Belsey J, Crosta C, Epstein O, Fischbach W, Layer P, Parente F, Halphen M. Meta-analysis: efficacy of small bowel preparation for small bowel video capsule endoscopy. Curr Med Res Opin. 2012 Dec;28(12):1883-90. View abstract.
Belsey J, Crosta C, Epstein O, Fischbach W, Layer P, Parente F, Halphen M. Meta-analysis: the relative efficacy of oral bowel preparations for colonoscopy 1985-2010. Aliment Pharmacol Ther. 2012 Jan;35(2):222-37. View abstract.
Brewer CP, Dawson B, Wallman KE, Guelfi KJ. Effect of repeated sodium phosphate loading on cycling time-trial performance and VO2peak. Int J Sport Nutr Exerc Metab. 2013 Apr;23(2):187-94. View abstract.
Brewer CP, Dawson B, Wallman KE, Guelfi KJ. Effect of Sodium Phosphate Supplementation on Cycling Time Trial Performance and VO2 1 and 8 Days Post Loading. J Sports Sci Med. 2014 Sep 1;13(3):529-34. View abstract.
Brewer CP, Dawson B, Wallman KE, Guelfi KJ. Effect of sodium phosphate supplementation on repeated high-intensity cycling efforts. J Sports Sci. 2015;33(11):1109-16. View abstract.
Brunelli SM. Association between oral sodium phosphate bowel preparations and kidney injury: a systematic review and meta-analysis. Am J Kidney Dis. 2009 Mar;53(3):448-56. View abstract.
Buck C, Guelfi K, Dawson B, McNaughton L, Wallman K. Effects of sodium phosphate and caffeine loading on repeated-sprint ability. J Sports Sci. 2015;33(19):1971-9. View abstract.
Buck CL, Dawson B, Guelfi KJ, McNaughton L, Wallman KE. Sodium phosphate supplementation and time trial performance in female cyclists. J Sports Sci Med. 2014 Sep 1;13(3):469-75. View abstract.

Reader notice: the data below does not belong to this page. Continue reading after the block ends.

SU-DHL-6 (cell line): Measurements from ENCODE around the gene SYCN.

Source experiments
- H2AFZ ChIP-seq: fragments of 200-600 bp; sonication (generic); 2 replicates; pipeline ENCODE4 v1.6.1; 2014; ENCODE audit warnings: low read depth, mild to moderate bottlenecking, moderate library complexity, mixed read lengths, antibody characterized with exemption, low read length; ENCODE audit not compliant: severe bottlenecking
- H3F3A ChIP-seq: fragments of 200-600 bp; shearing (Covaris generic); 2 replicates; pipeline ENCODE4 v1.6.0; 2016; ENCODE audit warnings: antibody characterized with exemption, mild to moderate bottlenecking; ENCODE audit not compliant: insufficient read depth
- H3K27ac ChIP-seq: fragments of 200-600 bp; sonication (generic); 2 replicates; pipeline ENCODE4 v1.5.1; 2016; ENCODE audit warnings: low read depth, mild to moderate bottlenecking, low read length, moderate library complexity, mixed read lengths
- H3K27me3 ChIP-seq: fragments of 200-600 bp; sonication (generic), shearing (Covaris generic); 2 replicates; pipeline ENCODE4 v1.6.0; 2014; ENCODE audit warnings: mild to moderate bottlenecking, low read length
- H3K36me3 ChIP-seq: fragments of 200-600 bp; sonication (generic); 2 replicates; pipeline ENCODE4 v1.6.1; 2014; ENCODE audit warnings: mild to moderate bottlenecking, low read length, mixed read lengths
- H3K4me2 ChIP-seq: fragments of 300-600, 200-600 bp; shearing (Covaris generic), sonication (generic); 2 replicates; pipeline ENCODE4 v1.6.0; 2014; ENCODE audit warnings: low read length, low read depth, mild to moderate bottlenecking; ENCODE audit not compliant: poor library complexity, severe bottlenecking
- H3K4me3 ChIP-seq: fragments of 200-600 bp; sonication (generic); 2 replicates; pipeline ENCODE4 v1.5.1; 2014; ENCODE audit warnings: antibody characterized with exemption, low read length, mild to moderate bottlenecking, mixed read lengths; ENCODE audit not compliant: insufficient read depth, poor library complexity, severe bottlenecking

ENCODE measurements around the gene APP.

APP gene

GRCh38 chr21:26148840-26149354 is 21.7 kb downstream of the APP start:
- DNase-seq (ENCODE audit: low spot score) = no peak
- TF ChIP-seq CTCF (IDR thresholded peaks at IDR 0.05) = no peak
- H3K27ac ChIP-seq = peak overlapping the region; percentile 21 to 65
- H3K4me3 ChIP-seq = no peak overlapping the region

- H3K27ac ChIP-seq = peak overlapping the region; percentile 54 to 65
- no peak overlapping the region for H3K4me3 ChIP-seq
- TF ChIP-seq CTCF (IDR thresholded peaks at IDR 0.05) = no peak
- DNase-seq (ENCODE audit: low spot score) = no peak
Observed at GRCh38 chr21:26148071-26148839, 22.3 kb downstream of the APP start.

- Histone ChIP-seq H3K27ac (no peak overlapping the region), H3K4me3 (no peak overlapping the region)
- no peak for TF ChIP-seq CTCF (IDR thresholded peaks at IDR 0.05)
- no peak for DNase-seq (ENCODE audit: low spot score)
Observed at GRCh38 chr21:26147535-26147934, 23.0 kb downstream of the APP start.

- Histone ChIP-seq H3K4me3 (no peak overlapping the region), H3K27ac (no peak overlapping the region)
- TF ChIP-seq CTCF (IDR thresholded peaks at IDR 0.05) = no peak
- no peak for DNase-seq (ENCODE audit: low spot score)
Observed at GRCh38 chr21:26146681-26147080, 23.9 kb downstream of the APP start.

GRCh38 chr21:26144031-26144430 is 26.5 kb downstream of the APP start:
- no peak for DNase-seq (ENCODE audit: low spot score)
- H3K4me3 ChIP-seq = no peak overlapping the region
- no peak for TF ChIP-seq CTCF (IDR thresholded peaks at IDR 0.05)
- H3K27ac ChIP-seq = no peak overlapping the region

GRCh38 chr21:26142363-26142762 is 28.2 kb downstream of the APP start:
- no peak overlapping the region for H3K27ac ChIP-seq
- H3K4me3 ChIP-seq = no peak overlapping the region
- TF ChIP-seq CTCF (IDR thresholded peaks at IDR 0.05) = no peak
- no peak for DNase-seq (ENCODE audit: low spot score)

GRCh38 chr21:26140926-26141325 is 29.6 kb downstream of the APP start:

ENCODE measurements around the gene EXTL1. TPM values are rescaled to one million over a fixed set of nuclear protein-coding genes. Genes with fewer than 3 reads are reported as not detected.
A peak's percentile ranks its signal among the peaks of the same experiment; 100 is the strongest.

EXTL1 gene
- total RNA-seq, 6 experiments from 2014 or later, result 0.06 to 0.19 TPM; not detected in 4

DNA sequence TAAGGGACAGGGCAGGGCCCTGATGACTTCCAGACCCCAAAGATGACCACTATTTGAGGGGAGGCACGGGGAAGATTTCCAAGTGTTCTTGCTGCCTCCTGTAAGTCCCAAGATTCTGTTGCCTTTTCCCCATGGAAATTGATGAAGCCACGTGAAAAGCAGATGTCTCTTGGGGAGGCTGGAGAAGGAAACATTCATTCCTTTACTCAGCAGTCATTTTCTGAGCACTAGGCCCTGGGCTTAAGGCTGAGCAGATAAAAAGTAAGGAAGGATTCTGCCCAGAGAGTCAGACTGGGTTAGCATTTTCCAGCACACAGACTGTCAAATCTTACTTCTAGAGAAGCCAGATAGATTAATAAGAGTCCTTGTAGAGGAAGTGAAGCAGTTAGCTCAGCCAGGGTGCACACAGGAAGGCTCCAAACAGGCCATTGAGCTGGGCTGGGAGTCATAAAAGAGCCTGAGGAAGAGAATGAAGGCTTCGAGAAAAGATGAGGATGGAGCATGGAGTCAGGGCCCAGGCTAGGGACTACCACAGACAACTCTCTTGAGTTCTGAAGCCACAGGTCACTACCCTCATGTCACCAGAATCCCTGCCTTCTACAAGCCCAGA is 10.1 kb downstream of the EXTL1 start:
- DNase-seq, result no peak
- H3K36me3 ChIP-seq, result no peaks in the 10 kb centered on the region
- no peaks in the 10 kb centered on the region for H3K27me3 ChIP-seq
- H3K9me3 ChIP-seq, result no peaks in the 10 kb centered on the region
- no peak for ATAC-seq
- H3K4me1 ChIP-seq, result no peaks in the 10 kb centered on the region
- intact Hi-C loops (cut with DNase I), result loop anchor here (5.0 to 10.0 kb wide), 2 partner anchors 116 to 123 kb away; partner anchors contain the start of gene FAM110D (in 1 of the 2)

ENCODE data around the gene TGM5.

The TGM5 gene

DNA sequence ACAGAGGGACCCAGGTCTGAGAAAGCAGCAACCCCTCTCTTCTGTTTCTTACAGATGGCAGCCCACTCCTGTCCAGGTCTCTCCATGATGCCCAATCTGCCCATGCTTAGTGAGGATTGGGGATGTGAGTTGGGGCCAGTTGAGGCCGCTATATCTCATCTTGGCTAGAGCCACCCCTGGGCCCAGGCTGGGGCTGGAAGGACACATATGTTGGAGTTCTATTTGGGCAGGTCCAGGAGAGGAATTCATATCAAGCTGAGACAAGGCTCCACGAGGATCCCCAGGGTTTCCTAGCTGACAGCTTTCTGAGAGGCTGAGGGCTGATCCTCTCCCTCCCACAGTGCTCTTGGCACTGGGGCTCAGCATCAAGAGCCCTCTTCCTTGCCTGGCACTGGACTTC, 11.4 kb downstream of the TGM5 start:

Buck CL, Henry T, Guelfi K, Dawson B, McNaughton LR, Wallman K. Effects of sodium phosphate and beetroot juice supplementation on repeated-sprint ability in females. Eur J Appl Physiol. 2015 Oct;115(10):2205-13. View abstract.
Buck CL, Wallman KE, Dawson B, Guelfi KJ. Sodium phosphate as an ergogenic aid. Sports Med. 2013 Jun;43(6):425-35. View abstract.
Bugg, NC and Jones, JA. Hypophosphataemia. Pathophysiology, effects and management on the intensive care unit. Anaesthesia 1998;53(9):895-902. View abstract.
Campisi P, Badhwar V, Morin S, Trudel JL. Postoperative hypocalcemic tetany caused by Fleet Phospho-Soda preparation in a patient taking alendronate sodium. Dis Colon Rectum 1999;42:1499-501. View abstract.
Carey CF, Lee HH, Woeltje KF (eds). Washington Manual of Medical Therapeutics. 29th ed. New York, NY: Lippincott-Raven, 1998.
Choi NK, Lee J, Chang Y, Kim YJ, Kim JY, Song HJ, Shin JY, Jung SY, Choi Y, Lee JH, Park BJ. Acute renal failure following oral sodium phosphate bowel preparation: a nationwide case-crossover study. Endoscopy. 2014 Jun;46(6):465-70. View abstract.
Clarkston WK, Tsen TN, Dies DF, et al. Oral sodium phosphate versus sulfate-free polyethylene glycol electrolyte lavage solution in outpatient preparation for colonoscopy: a prospective comparison. Gastrointest Endosc 1996;43:42-8. View abstract.
You Might Also Like
CONDITIONS OF USE AND IMPORTANT INFORMATION: This information is meant to supplement, not replace advice from your doctor or healthcare provider and is not meant to cover all possible uses, precautions, interactions or adverse effects. This information may not fit your specific health circumstances. Never delay or disregard seeking professional medical advice from your doctor or other qualified health care provider because of something you have read on WebMD. You should always speak with your doctor or health care professional before you start, stop, or change any prescribed part of your health care plan or treatment and to determine what course of therapy is right for you.
This copyrighted material is provided by Natural Medicines Comprehensive Database Consumer Version. Information from this source is evidence-based and objective, and without commercial influence. For professional medical information on natural medicines, see Natural Medicines Comprehensive Database Professional Version.
© Therapeutic Research Faculty 2020.